Stewart Baker: Why Privacy Will Become a Luxury

Stewart Baker, the former assistant secretary for Homeland Security, talks with Julia Angwin about the need for balancing privacy rights with security concerns. In The Big Interview, Mr. Baker explains why privacy may one day be a luxury available only to the privileged and the rich.


Who Owns Your Name on Twitter?

The Wall Street Journal, The Decoder column

Social networks can be friendly places, but they are not democracies. Nor are they free markets. They are authoritarian regimes with whimsical and arbitrary rules.

Read more at The Wall Street Journal.


Facebook: Can It Be Tamed?

The Wall Street Journal, The Decoder column

My Facebook account is becoming unmanageable. It’s filled with updates, notifications, messages, wall postings, pokes, notes, friend requests and group requests (and that’s just a small sampling of it all). My Facebook correspondents range from professional contacts, to friends and family, to people I don’t really know at all.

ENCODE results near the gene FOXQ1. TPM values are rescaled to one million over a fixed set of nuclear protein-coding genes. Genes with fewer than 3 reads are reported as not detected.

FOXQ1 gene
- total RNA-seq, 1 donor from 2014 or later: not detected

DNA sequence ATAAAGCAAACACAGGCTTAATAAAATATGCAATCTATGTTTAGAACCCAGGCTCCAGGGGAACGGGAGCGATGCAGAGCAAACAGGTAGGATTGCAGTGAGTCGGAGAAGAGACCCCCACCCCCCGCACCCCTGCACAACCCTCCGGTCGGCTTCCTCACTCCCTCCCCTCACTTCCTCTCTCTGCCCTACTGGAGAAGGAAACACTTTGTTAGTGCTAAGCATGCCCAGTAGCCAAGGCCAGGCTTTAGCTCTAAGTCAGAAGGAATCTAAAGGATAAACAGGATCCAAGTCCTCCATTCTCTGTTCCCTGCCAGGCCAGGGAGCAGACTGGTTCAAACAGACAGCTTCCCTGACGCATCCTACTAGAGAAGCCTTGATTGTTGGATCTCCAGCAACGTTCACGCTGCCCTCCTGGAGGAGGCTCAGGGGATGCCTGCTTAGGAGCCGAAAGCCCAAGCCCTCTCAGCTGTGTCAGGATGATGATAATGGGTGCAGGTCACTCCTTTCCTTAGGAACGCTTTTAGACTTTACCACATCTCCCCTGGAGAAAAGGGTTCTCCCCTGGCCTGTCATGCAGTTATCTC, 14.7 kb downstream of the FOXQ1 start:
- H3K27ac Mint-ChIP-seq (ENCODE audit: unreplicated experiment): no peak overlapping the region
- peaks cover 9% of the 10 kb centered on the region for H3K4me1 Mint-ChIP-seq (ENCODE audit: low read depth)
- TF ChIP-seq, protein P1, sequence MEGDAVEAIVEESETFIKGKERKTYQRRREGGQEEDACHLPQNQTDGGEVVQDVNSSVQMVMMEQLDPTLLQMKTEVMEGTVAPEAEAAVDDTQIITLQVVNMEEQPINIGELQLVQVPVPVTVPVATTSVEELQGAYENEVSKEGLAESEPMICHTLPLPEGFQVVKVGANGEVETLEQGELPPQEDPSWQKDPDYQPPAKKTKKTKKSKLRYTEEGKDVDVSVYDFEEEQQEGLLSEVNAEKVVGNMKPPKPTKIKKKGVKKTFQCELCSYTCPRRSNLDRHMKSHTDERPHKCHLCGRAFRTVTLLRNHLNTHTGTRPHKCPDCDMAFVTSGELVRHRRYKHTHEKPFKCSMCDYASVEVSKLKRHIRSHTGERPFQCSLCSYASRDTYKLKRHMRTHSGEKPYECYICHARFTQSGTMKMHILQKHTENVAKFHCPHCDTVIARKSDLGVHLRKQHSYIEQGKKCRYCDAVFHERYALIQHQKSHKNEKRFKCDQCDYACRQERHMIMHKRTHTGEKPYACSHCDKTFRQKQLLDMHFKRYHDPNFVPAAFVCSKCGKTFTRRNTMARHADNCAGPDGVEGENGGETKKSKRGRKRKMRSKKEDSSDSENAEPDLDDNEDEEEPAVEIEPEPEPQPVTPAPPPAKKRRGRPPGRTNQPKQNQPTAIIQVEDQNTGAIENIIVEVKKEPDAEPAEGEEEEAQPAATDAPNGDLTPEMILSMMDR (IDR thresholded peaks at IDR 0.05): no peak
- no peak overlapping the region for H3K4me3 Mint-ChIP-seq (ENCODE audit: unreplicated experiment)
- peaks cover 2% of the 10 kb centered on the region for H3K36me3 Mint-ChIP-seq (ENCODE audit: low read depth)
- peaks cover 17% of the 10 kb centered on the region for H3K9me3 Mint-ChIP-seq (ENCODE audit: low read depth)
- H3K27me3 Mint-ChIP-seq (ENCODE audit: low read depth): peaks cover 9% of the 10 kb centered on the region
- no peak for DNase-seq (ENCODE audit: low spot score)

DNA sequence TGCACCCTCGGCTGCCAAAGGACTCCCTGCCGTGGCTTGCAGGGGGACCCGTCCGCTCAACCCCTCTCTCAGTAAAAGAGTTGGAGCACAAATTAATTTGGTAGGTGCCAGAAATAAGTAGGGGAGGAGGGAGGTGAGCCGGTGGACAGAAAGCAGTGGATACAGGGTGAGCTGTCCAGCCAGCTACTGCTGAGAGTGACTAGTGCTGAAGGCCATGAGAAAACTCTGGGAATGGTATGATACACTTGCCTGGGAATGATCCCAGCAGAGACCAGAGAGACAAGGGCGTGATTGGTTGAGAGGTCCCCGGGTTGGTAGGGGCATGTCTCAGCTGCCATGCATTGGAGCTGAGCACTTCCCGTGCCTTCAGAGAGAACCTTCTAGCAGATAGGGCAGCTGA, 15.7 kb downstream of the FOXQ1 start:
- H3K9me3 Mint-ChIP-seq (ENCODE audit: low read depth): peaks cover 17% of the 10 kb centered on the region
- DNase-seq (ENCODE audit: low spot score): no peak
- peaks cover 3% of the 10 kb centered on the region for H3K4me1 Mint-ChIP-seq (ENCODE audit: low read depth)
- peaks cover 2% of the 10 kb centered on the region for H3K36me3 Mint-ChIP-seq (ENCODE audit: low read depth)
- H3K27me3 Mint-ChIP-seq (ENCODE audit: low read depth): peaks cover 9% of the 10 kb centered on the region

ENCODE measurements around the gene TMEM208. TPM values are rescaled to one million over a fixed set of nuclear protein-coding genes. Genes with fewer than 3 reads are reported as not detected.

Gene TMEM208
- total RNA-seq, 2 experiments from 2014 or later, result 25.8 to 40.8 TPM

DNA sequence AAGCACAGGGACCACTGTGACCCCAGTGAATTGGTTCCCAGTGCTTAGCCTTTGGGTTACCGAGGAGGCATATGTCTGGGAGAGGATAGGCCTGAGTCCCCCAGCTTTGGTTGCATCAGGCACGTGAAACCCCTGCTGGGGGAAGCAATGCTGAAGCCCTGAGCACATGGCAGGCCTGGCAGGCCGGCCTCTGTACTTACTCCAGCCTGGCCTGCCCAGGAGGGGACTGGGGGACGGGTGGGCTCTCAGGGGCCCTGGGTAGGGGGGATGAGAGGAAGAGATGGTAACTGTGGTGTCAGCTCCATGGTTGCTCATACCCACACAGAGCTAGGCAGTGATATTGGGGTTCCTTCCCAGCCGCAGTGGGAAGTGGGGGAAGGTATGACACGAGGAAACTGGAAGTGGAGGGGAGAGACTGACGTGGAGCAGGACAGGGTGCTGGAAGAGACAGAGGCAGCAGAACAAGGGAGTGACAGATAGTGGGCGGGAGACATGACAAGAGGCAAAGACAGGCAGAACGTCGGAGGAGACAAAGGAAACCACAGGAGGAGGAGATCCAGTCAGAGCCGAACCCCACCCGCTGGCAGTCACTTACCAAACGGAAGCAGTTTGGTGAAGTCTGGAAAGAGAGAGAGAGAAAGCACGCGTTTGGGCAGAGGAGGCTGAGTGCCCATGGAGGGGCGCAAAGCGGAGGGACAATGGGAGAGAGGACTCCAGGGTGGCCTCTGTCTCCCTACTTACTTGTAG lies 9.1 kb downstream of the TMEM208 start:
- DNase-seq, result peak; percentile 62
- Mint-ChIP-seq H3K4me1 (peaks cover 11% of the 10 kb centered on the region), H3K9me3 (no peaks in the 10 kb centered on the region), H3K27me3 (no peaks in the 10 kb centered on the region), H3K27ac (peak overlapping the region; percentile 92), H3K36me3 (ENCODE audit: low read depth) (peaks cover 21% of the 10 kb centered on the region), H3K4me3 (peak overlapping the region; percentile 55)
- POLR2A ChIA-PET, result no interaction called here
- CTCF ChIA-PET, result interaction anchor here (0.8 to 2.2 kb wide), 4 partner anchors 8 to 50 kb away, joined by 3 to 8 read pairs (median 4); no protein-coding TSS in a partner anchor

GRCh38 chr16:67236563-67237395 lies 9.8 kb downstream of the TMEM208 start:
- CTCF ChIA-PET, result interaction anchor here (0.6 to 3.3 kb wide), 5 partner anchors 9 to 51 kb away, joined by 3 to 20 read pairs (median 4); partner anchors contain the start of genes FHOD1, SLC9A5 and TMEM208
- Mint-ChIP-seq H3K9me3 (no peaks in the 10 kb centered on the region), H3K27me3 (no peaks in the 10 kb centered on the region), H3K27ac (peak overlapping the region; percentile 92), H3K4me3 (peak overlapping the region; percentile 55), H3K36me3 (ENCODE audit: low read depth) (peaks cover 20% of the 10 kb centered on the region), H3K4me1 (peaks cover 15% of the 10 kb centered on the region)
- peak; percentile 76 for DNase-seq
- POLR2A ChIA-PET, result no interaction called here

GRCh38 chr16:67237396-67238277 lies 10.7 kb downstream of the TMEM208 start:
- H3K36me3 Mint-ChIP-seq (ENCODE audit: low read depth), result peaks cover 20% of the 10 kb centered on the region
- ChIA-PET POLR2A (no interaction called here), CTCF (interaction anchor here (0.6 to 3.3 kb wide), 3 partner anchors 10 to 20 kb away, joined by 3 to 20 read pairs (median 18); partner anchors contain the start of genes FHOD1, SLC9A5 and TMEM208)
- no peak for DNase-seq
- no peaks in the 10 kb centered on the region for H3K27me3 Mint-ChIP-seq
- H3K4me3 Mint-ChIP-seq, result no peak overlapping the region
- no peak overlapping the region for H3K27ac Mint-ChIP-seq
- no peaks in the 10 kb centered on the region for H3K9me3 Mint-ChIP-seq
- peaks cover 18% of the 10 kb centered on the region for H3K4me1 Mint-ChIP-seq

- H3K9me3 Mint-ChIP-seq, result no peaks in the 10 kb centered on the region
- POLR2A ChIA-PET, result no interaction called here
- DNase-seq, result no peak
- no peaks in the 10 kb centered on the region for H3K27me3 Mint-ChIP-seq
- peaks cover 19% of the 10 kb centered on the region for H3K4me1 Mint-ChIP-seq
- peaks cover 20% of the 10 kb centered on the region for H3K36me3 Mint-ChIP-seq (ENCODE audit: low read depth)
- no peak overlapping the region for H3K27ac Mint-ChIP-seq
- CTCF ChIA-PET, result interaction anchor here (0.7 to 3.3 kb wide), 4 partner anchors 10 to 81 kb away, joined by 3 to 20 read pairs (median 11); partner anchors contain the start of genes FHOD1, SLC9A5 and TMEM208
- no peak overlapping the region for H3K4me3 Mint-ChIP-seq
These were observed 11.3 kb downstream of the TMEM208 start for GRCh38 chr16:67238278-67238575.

Read more at The Wall Street Journal.


Recipe for a Successful Viral Video Campaign

The Wall Street Journal, The Decoder column

When Judson Laipply posted his six-minute “Evolution of Dance” video to YouTube in April of 2006, he didn’t advertise it at all. One month later, someone noticed his frenzied moves and e-mailed it to a friend. That friend e-mailed to other friends and more than 100 million views later, the rest is history. “It was all just pure luck” Mr. Laipply says.

Read more at The Wall Street Journal.


A Problem for Hot Web Outfits: Keeping Pages Free From Porn

To Help MySpace Sell Ads, Photo Site Hires Checkers And Tests Software Filters

The Wall Street Journal, Page One

DENVER — Working quickly, Photobucket.com employee Jeff Gers can look at nearly 150,000 images on his computer screen during an eight-hour shift, or about 300 a minute. His job is to find and destroy anything that might cause offense, a task that’s getting harder all the time.

Read more at The Wall Street Journal.